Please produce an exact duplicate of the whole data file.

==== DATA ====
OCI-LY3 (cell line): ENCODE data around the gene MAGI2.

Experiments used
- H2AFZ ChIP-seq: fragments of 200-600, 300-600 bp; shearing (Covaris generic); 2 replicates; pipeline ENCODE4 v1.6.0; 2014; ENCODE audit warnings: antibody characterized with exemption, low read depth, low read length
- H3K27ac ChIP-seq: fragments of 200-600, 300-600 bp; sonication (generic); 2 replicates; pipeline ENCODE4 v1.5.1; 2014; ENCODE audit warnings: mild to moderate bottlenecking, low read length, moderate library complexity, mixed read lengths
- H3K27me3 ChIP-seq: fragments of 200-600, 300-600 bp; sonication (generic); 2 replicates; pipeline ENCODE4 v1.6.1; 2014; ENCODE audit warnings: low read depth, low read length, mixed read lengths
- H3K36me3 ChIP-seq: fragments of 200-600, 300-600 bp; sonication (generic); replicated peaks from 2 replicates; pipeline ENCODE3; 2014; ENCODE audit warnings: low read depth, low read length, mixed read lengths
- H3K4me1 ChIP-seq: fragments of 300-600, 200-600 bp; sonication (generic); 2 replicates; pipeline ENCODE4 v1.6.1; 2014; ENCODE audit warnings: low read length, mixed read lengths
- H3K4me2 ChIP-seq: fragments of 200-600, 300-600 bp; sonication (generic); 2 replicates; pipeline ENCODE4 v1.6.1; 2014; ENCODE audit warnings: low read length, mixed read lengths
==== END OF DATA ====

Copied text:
OCI-LY3 (cell line): ENCODE data around the gene MAGI2.

Experiments used
- H2AFZ ChIP-seq: fragments of 200-600, 300-600 bp; shearing (Covaris generic); 2 replicates; pipeline ENCODE4 v1.6.0; 2014; ENCODE audit warnings: antibody characterized with exemption, low read depth, low read length
- H3K27ac ChIP-seq: fragments of 200-600, 300-600 bp; sonication (generic); 2 replicates; pipeline ENCODE4 v1.5.1; 2014; ENCODE audit warnings: mild to moderate bottlenecking, low read length, moderate library complexity, mixed read lengths
- H3K27me3 ChIP-seq: fragments of 200-600, 300-600 bp; sonication (generic); 2 replicates; pipeline ENCODE4 v1.6.1; 2014; ENCODE audit warnings: low read depth, low read length, mixed read lengths
- H3K36me3 ChIP-seq: fragments of 200-600, 300-600 bp; sonication (generic); replicated peaks from 2 replicates; pipeline ENCODE3; 2014; ENCODE audit warnings: low read depth, low read length, mixed read lengths
- H3K4me1 ChIP-seq: fragments of 300-600, 200-600 bp; sonication (generic); 2 replicates; pipeline ENCODE4 v1.6.1; 2014; ENCODE audit warnings: low read length, mixed read lengths
- H3K4me2 ChIP-seq: fragments of 200-600, 300-600 bp; sonication (generic); 2 replicates; pipeline ENCODE4 v1.6.1; 2014; ENCODE audit warnings: low read length, mixed read lengths